In 2007, Scott Armstrong grew the heaviest pumpkin ever grown on Long Island, weighing in at 1,249 pounds.
And this year, he beat his record by growing a pumpkin that weighed 1,279 pounds.
The Commack man’s feat garnered him first place honors -- for the third consecutive year -- in the annual Giant Pumpkin Weigh-Off at Hicks Nurseries in Westbury.
“I've been to 15 weigh offs,” said the 40-year-old Armstrong. “I've won a few times in the past and set a few records. Not every year is a success, but sticking to it is what makes you a success in the long haul.”
Armstrong started growing pumpkins in 1998 and attributes his success to the determination he’s had since he started his hobby.
“In all honesty, the key to doing this is not giving up and working hard,” he said.
There’s no special fertilizers and no chemicals that Armstrong uses. Hard work and luck are what he relies on to grow over a period of months, often starting in the early summer.
“Honestly, I don't fertilize at all,” said Armstrong. “I add a lot of compost in the fall, but it’s just basic gardening and being on top of it. It’s every single day for five months, everybody thinks about pumpkins in the fall, but we are starting in May.”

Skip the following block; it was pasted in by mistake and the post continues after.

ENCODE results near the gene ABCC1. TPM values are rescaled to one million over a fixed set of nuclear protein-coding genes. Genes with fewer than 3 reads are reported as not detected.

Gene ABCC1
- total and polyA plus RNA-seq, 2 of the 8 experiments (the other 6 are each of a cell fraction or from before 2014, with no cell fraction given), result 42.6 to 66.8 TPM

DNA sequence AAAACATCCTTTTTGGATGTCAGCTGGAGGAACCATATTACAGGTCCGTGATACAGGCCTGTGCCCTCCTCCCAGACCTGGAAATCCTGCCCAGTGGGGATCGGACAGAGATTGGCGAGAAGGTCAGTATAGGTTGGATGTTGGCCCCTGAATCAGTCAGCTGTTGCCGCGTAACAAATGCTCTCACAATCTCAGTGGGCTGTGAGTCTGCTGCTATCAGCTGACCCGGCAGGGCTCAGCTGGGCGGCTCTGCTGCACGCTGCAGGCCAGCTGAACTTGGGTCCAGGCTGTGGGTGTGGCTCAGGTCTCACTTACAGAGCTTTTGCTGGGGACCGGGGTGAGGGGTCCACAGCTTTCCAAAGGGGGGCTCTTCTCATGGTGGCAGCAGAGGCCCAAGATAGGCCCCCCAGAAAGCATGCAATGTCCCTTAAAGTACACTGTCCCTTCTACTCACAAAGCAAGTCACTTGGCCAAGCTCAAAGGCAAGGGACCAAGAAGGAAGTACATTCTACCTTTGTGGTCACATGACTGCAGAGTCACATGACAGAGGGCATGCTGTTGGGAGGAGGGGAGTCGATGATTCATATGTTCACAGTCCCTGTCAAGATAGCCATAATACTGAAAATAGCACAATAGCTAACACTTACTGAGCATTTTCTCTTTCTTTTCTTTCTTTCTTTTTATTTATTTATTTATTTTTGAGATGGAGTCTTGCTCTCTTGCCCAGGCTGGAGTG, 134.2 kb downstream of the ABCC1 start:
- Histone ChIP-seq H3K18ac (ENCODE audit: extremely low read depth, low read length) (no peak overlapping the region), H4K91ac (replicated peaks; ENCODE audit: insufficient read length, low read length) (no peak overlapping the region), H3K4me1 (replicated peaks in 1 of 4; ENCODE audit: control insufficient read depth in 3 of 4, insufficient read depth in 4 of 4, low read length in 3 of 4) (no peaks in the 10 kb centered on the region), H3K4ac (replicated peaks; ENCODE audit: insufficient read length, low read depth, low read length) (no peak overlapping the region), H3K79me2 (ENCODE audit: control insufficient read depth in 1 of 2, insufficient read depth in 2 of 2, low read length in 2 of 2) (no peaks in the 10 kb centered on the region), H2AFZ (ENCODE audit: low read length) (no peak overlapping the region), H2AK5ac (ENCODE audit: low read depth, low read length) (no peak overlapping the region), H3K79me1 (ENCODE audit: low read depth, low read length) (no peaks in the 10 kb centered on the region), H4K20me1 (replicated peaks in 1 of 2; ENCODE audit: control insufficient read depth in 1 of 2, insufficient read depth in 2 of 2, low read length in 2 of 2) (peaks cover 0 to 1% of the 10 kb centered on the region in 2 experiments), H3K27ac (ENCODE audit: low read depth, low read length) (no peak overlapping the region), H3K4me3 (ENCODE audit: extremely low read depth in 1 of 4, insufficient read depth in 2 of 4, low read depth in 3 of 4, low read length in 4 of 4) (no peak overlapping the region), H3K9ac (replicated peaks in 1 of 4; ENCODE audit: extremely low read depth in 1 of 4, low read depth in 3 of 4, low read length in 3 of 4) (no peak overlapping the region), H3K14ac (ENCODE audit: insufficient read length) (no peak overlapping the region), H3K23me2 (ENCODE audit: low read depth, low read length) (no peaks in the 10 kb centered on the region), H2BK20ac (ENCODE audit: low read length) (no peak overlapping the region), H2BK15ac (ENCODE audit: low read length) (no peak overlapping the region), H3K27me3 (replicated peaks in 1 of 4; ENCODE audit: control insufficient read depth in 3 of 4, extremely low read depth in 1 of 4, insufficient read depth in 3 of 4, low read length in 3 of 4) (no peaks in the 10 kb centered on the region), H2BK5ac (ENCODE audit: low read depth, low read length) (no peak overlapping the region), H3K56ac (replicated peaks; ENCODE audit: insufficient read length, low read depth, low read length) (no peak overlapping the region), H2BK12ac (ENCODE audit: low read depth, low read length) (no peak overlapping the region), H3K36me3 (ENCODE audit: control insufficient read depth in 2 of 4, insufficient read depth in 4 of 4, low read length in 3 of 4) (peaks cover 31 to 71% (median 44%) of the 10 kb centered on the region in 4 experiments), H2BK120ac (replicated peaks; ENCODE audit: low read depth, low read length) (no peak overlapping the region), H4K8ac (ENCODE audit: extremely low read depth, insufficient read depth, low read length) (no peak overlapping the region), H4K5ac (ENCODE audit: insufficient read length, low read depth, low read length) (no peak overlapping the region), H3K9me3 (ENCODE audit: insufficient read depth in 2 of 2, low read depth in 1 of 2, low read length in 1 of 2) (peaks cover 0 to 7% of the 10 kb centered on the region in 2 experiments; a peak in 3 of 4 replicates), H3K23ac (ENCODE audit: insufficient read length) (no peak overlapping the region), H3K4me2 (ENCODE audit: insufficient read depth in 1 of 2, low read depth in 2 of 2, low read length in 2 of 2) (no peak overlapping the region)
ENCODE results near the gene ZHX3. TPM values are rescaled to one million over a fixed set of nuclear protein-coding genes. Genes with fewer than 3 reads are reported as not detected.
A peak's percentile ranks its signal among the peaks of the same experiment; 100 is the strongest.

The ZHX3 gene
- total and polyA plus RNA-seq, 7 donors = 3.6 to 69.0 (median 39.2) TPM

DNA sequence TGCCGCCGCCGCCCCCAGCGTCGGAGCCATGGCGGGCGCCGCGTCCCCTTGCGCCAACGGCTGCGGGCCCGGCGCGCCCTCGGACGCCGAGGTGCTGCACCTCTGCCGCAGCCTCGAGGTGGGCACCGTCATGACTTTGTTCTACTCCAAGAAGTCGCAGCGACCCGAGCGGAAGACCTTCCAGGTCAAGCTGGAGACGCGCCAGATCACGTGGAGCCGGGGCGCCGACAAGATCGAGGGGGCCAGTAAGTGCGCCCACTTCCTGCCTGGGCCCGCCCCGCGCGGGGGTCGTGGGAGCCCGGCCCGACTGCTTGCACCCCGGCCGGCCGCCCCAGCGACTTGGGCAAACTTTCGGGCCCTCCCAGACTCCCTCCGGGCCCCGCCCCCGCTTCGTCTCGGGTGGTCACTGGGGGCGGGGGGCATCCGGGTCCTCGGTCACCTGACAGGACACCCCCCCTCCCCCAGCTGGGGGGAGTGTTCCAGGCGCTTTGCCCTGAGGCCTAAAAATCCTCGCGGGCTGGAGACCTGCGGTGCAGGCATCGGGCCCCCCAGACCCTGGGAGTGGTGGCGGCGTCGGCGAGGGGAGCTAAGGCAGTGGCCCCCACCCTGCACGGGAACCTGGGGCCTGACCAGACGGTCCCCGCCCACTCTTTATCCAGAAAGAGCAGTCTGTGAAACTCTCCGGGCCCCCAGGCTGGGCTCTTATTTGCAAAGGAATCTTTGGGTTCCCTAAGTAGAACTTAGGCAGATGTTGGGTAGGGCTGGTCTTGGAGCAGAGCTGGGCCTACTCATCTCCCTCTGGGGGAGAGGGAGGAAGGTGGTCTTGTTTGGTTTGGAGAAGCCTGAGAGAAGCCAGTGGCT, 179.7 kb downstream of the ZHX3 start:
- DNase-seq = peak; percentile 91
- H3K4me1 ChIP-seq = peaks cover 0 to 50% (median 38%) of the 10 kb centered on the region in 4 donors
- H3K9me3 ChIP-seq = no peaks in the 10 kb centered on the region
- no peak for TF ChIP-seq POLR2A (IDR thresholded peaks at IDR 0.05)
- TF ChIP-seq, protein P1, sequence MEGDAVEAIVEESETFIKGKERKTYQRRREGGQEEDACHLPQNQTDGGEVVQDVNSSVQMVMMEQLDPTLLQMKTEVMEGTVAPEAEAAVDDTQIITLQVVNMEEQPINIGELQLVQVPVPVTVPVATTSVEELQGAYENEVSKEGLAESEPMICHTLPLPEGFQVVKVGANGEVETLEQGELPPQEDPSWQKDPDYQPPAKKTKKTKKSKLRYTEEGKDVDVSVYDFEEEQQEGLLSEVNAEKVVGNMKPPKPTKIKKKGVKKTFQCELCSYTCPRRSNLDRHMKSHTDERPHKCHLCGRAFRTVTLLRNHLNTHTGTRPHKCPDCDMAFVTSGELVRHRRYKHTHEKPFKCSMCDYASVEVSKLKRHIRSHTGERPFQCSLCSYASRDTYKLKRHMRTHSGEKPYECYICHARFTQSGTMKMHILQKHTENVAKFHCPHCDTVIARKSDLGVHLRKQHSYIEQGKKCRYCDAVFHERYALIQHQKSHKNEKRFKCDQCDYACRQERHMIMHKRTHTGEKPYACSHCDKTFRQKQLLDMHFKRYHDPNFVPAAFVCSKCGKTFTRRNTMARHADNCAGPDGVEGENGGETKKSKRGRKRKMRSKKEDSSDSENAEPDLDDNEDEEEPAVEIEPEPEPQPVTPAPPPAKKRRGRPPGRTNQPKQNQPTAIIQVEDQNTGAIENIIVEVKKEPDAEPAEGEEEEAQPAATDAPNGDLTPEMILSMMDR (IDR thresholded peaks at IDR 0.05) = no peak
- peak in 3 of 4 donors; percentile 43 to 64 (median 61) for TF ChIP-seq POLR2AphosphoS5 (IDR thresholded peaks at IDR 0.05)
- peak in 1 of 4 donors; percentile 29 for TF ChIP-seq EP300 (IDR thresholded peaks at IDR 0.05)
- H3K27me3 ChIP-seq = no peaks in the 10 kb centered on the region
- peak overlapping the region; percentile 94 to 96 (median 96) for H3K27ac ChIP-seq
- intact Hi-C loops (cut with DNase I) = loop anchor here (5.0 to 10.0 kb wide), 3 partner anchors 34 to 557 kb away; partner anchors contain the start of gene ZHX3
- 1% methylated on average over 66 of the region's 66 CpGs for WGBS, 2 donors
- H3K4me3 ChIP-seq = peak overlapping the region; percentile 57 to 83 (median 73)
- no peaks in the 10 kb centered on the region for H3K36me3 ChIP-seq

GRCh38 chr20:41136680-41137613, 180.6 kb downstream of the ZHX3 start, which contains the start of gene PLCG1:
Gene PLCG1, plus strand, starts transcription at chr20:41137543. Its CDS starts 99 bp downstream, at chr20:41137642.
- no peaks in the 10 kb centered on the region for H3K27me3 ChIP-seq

But Armstrong still has a couple hundred pounds to go to make the Guinness Book of World Records. According to the Guinness Book website, the heaviest pumpkin weighed 1,810 pounds and 8 ounces. It was presented by Chris Stevens at the Stillwater Harvest Fest in Stillwater, Minn. on Oct. 9, 2010.
Karen Musgrave, 36, of Bethpage, who works at Hicks Nurseries, admits that Armstrong is quite the expert in his field.
“He has a very broad gardening sense,” said Musgrave, “all the guys that come here come to him for advice and gardening instruction.”
Armstrong has dreamed of growing an enormous pumpkin since he was a child. Today, he brings that dream to fruition in his 1500-square-foot backyard in Commack. Throughout the year, Armstrong also grows sunflowers, tomatoes and peanuts.
But, his main focus still remains his mega pumpkins.
“I leave the pumpkin sitting on my front lawn, people love to come by and take pictures of,” Armstrong said. “They're always asking if it’s real.”